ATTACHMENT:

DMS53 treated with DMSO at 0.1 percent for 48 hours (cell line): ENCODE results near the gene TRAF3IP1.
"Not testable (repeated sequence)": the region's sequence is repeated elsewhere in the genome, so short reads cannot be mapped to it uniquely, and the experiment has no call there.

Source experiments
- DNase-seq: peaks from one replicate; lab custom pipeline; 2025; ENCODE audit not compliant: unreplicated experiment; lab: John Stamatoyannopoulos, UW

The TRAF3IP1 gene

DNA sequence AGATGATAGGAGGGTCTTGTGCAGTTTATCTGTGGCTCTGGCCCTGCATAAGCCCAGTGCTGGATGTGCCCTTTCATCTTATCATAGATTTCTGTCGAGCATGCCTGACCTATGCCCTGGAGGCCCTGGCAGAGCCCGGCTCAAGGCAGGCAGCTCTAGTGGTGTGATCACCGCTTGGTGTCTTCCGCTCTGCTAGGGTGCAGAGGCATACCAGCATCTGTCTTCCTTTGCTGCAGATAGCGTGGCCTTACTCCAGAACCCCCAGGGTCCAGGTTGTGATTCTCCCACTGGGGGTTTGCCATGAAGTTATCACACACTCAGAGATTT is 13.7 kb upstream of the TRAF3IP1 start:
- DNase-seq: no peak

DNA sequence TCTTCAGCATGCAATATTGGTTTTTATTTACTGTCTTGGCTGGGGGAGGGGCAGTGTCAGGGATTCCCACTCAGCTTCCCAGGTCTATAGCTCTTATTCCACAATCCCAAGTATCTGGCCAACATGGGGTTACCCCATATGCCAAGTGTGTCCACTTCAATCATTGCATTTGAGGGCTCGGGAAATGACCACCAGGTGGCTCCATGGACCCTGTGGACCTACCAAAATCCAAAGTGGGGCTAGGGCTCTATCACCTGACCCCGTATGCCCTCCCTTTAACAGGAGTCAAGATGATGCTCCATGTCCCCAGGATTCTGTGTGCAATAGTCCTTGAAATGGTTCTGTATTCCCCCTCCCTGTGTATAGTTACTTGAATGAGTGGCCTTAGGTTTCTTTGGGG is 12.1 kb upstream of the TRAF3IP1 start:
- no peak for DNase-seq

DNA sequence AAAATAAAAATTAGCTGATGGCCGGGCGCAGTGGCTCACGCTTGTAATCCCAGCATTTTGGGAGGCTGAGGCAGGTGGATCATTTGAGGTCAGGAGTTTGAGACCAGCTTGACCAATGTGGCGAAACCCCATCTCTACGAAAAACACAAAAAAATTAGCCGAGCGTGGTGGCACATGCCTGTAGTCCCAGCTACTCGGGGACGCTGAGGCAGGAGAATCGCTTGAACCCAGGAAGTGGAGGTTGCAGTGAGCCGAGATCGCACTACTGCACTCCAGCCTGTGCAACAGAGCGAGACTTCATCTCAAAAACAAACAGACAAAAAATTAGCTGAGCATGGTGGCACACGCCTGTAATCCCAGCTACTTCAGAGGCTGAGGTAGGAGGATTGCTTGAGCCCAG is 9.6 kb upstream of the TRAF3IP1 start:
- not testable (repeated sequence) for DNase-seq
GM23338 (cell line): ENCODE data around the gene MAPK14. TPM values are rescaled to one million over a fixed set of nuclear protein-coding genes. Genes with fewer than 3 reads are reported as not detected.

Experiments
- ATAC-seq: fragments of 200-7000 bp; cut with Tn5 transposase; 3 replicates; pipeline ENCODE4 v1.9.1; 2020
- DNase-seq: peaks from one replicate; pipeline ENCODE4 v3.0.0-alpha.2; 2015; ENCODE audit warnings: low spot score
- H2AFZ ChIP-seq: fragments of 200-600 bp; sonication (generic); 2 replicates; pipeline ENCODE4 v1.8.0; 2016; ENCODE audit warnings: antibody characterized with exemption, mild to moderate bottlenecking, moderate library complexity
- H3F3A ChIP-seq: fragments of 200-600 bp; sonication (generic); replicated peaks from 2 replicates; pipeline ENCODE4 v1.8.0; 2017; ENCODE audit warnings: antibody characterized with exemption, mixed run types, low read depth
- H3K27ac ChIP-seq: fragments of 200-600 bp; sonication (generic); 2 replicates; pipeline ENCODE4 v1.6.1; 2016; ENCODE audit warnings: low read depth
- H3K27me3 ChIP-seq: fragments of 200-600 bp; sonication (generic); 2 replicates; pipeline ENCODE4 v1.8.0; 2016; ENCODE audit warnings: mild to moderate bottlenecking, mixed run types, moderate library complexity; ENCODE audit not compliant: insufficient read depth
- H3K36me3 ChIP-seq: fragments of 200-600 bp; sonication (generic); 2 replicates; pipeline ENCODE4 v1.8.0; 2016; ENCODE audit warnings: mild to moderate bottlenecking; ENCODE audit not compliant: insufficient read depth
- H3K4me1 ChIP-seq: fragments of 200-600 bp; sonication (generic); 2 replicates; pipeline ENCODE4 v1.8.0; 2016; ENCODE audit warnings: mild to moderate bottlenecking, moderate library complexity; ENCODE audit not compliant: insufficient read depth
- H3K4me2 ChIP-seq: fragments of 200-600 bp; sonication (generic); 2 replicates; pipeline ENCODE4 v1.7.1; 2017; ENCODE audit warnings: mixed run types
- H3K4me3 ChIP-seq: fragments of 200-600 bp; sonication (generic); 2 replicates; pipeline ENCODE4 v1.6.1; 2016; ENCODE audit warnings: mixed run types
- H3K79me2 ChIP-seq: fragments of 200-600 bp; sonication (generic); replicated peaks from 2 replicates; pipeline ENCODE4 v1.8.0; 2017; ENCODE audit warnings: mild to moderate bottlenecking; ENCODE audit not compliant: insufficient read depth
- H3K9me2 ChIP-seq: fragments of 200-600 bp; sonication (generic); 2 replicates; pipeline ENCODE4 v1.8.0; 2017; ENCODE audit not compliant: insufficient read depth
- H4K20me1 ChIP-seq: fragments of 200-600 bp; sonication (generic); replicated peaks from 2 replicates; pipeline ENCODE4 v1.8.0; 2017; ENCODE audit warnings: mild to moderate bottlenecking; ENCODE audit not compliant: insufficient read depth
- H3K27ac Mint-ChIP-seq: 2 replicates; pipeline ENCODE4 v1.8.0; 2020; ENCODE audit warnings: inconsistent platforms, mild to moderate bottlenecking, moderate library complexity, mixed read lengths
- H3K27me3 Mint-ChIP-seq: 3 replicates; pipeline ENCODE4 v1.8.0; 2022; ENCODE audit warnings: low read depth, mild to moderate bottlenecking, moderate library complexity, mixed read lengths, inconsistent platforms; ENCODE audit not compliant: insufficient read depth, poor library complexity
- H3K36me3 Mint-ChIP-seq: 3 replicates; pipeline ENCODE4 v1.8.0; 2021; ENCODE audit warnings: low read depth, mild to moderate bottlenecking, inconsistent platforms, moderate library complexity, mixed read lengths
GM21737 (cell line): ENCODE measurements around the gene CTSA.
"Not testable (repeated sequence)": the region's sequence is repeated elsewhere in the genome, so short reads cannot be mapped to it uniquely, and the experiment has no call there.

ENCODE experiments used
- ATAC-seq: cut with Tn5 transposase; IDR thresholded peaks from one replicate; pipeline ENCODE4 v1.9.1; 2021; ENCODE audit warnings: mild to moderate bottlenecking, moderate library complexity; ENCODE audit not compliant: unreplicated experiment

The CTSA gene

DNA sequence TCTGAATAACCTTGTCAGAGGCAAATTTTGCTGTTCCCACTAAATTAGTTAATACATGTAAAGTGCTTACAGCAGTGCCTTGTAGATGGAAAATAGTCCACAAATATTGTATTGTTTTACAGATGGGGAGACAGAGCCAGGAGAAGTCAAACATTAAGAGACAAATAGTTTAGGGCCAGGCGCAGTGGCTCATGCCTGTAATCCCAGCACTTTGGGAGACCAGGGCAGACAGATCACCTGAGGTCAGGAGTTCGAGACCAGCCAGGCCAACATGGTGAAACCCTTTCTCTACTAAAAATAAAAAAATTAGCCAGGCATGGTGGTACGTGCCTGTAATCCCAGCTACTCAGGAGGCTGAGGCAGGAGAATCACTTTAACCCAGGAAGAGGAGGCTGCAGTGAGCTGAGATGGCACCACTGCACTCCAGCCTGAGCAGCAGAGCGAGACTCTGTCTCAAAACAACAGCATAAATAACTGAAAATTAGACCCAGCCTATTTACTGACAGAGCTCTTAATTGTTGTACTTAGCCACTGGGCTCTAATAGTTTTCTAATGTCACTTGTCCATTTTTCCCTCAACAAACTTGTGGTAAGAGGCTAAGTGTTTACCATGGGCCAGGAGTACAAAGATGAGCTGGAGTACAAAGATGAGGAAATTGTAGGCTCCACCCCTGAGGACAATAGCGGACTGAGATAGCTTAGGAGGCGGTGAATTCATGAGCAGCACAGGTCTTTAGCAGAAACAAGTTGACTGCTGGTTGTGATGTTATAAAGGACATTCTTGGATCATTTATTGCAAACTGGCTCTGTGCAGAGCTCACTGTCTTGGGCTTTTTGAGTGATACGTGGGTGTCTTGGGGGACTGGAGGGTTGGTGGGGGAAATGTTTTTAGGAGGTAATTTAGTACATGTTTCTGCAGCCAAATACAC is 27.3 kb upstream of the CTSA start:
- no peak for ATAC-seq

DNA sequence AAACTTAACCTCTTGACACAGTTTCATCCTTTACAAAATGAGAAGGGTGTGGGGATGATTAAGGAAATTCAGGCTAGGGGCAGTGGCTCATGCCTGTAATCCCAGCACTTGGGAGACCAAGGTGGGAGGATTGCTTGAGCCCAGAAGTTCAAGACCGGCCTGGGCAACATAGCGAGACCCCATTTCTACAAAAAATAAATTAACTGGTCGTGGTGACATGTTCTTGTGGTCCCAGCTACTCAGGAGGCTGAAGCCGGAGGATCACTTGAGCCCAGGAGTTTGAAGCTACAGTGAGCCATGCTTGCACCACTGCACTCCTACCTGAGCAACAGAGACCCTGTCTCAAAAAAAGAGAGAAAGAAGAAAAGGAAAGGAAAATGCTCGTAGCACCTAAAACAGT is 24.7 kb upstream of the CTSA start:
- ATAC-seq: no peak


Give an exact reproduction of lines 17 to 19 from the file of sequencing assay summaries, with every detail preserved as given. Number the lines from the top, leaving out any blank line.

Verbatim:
- H3F3A ChIP-seq: fragments of 200-600 bp; sonication (generic); replicated peaks from 2 replicates; pipeline ENCODE4 v1.8.0; 2017; ENCODE audit warnings: antibody characterized with exemption, mixed run types, low read depth
- H3K27ac ChIP-seq: fragments of 200-600 bp; sonication (generic); 2 replicates; pipeline ENCODE4 v1.6.1; 2016; ENCODE audit warnings: low read depth
- H3K27me3 ChIP-seq: fragments of 200-600 bp; sonication (generic); 2 replicates; pipeline ENCODE4 v1.8.0; 2016; ENCODE audit warnings: mild to moderate bottlenecking, mixed run types, moderate library complexity; ENCODE audit not compliant: insufficient read depth